This year’s E3 turned out to be one of the more interesting and exciting conventions in recent memory. Unfortunately for yours truly, I was stuck across that pesky barrier, commonly referred to in geography classes as the Pacific Ocean. But that didn’t keep me and other interested peoples here in Japan from checking in on the happenings online.
So, how did Japanese gamers feel about E3? Weekly Famitsu recently conducted a reader poll on the events and news from the convention. The results were mostly what you would expect: a lot of high expectations were set for Microsoft and Sony’s new consoles. In terms of games, Titanfall — or as I’ve started calling it, “Tit-anvil” — for the Xbox One and Final Fantasy XV for the PlayStation 4 were the top of the reader “want” lists.
More interesting, however, were the responses to the console prices. While neither console has a set price in Japanese Yen at the moment, — or a Japanese release date for that matter — Japanese gamers put in their two cents (heh heh) on the dollar prices that were announced.
On a scale of Very Cheap, Cheap, Just Right, Expensive, and Very Expensive, 47 per cent of responders felt the Xbox One was Very Expensive, 42.7 per cent felt it was Expensive, while only 10.3 per cent felt the price was Just Right. The PS4 fared much better, with only 3.6 per cent stating they felt it was Very Expensive, 12 per cent thought it was Expensive, 60 per cent thought it was Just Right, with 14 per cent feeling it was cheap, and 10.4 per cent feeling it was Very Cheap.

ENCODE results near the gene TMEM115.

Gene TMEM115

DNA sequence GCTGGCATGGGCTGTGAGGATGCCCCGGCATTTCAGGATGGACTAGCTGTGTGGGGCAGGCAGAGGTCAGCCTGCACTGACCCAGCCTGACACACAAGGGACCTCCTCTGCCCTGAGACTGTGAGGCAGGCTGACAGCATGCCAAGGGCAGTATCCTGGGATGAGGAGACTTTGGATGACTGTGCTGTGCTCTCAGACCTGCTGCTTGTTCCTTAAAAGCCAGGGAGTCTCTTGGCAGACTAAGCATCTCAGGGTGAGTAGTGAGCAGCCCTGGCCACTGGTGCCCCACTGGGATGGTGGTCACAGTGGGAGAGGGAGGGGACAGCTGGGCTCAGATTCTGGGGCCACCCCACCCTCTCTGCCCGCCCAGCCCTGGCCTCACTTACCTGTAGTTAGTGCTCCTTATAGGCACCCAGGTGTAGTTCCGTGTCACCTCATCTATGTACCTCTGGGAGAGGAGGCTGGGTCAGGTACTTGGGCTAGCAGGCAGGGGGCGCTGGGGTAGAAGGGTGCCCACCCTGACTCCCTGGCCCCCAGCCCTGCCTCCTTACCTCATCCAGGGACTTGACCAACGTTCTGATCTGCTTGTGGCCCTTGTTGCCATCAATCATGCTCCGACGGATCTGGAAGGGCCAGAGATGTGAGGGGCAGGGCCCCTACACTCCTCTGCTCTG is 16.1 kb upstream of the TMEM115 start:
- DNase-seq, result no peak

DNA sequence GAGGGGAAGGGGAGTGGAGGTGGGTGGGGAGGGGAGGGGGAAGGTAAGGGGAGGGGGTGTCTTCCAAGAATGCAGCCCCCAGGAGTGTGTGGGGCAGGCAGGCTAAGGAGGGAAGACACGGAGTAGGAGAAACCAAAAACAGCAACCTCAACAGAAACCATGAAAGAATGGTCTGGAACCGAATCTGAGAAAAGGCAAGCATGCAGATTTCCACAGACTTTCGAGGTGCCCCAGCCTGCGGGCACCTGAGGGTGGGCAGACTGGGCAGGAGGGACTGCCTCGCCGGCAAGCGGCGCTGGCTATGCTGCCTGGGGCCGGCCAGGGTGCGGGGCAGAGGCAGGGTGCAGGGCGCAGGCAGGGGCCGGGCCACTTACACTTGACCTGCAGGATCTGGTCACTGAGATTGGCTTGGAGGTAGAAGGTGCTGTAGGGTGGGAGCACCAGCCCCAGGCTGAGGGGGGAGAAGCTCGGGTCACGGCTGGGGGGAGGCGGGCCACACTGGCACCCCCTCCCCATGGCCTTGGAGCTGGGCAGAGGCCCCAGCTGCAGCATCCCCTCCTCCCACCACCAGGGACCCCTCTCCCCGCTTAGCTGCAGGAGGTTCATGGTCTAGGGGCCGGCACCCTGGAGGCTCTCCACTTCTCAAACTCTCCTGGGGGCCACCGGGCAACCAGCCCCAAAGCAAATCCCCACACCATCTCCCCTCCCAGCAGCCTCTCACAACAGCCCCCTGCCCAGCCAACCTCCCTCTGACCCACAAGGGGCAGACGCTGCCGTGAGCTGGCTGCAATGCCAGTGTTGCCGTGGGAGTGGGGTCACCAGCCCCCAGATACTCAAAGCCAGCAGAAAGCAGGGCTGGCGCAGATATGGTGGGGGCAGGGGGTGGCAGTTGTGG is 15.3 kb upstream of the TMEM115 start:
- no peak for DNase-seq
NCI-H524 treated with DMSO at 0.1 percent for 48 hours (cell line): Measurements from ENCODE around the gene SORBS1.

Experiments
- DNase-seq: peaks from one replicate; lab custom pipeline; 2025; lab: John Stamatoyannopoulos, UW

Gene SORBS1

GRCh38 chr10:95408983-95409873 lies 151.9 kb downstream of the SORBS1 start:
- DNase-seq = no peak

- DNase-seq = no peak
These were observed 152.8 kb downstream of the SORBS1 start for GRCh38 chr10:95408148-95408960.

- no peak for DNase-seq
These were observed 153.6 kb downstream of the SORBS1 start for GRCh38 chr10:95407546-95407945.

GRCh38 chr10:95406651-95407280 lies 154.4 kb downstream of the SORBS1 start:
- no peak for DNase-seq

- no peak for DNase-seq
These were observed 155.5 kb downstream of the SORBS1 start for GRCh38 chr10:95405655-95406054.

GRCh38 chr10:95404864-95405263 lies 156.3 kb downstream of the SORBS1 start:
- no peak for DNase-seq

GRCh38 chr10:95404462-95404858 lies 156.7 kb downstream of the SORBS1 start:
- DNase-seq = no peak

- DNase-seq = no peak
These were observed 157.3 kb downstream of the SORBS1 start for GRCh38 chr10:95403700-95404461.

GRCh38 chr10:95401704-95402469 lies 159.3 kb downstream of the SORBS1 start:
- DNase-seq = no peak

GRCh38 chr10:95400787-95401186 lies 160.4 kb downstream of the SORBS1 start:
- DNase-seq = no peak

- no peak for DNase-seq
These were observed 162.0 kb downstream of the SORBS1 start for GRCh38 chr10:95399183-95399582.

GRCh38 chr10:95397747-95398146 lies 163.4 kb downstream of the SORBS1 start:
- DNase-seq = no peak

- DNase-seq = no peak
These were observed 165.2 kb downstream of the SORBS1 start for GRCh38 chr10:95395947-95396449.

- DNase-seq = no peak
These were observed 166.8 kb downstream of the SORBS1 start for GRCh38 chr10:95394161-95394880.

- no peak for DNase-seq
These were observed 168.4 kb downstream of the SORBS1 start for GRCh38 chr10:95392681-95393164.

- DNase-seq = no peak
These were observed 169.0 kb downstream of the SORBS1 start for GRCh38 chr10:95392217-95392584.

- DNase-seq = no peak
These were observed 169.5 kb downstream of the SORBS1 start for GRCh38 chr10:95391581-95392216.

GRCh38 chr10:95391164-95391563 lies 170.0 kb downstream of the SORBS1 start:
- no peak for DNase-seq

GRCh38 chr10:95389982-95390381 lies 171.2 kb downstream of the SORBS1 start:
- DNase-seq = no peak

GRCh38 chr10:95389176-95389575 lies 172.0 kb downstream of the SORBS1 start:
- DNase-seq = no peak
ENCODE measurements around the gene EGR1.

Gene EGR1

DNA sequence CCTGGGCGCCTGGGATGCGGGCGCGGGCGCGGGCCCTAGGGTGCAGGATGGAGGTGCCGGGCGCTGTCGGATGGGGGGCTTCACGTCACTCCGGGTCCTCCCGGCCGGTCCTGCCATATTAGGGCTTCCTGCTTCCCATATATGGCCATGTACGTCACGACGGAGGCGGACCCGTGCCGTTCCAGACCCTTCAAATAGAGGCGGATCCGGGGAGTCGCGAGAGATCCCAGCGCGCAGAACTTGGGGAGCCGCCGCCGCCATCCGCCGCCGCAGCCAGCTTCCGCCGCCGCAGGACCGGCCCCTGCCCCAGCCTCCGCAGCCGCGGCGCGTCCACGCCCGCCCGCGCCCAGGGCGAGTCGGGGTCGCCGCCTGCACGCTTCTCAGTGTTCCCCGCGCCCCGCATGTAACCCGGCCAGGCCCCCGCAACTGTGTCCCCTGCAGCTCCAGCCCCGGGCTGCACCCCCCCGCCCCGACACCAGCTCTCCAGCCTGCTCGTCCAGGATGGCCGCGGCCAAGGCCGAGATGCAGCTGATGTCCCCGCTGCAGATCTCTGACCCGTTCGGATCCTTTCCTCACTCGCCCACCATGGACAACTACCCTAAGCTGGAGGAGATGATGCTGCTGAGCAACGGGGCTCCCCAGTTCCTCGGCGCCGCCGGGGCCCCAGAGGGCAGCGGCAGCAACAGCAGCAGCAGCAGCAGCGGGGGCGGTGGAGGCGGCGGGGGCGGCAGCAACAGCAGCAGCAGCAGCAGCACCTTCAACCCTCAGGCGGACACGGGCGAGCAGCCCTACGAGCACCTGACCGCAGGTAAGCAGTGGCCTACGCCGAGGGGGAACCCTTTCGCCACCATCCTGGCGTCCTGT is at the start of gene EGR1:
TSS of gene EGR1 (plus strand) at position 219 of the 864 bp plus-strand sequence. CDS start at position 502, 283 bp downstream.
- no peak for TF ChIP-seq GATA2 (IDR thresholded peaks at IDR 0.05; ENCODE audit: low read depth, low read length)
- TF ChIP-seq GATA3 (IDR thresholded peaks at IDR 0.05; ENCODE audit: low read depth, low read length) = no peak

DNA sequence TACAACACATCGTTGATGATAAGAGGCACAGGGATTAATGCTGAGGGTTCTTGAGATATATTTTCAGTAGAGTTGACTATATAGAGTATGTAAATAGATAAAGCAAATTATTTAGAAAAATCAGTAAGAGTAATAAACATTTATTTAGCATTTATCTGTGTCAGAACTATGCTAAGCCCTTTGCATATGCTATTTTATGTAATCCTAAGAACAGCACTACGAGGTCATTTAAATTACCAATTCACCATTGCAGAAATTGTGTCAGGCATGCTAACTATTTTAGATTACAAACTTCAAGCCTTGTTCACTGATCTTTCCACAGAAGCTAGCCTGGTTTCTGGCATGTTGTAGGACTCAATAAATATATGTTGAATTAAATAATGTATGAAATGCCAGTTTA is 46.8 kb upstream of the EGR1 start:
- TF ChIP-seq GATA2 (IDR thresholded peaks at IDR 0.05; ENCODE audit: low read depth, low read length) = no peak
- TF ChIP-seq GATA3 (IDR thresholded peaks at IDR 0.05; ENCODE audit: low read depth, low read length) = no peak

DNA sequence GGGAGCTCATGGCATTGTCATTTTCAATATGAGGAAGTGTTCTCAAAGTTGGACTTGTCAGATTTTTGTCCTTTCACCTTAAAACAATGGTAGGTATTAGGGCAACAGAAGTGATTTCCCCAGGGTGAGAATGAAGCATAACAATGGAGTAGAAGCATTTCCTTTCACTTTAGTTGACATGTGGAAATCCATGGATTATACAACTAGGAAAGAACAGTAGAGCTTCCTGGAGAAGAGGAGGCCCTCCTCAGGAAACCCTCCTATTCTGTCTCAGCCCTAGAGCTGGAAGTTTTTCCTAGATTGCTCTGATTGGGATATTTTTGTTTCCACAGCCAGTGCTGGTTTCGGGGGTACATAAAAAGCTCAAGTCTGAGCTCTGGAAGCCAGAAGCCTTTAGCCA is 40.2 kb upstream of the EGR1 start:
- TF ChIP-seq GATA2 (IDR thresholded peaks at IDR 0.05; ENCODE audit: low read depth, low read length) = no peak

Weekly Famitsu didn’t just stop with reader responses though. Asking retailers what they thought of the console price tags yielded a much different, and perhaps more level-headed response.
Price tag impressions of retailers for the Xbox One were fairly close to gamer responses; most seem to feel the console was Very Expensive, noting that while the initial library looked robust, the high price tag and weak performance in Japan may drive away potential buyers. For the PS4 however, unlike the reader responses, over 50 per cent of responding retailers felt the console was a little expensive for their tastes (48.2 per cent felt it was Expensive, while 11.1 per cent thought it was Very Expensive).
This is understandable: Unlike consumers whose only concern is singularly whether to buy something or not, retailers have to think about whether something will sell to an audience or not, and many retailers in Japan seem to feel that even at its cheaper price setting, the PS4 won’t be able to properly permeate the market unless the price is lower. Some responding retailers remarked that they felt the console won’t be able to really rake in the numbers unless it drops below the $US300 mark.
I admit that initially the PS4’s price tag seemed more appealing when compared to the Xbox One. But taking a step back, $549 is still $549. Not exactly chump change when you think about it.